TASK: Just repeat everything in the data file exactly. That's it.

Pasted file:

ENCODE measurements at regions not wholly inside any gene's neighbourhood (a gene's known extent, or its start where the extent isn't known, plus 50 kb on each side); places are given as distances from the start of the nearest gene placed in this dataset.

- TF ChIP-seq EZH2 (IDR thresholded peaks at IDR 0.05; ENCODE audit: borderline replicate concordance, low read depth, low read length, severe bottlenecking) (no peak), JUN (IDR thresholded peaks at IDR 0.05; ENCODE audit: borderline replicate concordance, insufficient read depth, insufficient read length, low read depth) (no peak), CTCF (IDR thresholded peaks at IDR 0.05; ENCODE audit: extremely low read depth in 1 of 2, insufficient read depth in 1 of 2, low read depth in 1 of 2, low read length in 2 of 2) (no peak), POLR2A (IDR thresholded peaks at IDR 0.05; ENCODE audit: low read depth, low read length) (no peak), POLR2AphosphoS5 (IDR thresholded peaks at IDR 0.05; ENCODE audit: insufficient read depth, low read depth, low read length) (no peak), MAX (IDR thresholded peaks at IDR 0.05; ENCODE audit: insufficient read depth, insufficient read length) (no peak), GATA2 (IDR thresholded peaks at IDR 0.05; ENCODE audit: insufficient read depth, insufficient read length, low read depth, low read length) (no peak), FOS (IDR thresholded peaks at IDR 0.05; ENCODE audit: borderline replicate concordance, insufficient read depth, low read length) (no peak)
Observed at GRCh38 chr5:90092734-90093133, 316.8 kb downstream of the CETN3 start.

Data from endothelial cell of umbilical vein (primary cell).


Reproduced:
ENCODE measurements at regions not wholly inside any gene's neighbourhood (a gene's known extent, or its start where the extent isn't known, plus 50 kb on each side); places are given as distances from the start of the nearest gene placed in this dataset.

- TF ChIP-seq EZH2 (IDR thresholded peaks at IDR 0.05; ENCODE audit: borderline replicate concordance, low read depth, low read length, severe bottlenecking) (no peak), JUN (IDR thresholded peaks at IDR 0.05; ENCODE audit: borderline replicate concordance, insufficient read depth, insufficient read length, low read depth) (no peak), CTCF (IDR thresholded peaks at IDR 0.05; ENCODE audit: extremely low read depth in 1 of 2, insufficient read depth in 1 of 2, low read depth in 1 of 2, low read length in 2 of 2) (no peak), POLR2A (IDR thresholded peaks at IDR 0.05; ENCODE audit: low read depth, low read length) (no peak), POLR2AphosphoS5 (IDR thresholded peaks at IDR 0.05; ENCODE audit: insufficient read depth, low read depth, low read length) (no peak), MAX (IDR thresholded peaks at IDR 0.05; ENCODE audit: insufficient read depth, insufficient read length) (no peak), GATA2 (IDR thresholded peaks at IDR 0.05; ENCODE audit: insufficient read depth, insufficient read length, low read depth, low read length) (no peak), FOS (IDR thresholded peaks at IDR 0.05; ENCODE audit: borderline replicate concordance, insufficient read depth, low read length) (no peak)
Observed at GRCh38 chr5:90092734-90093133, 316.8 kb downstream of the CETN3 start.

Data from endothelial cell of umbilical vein (primary cell).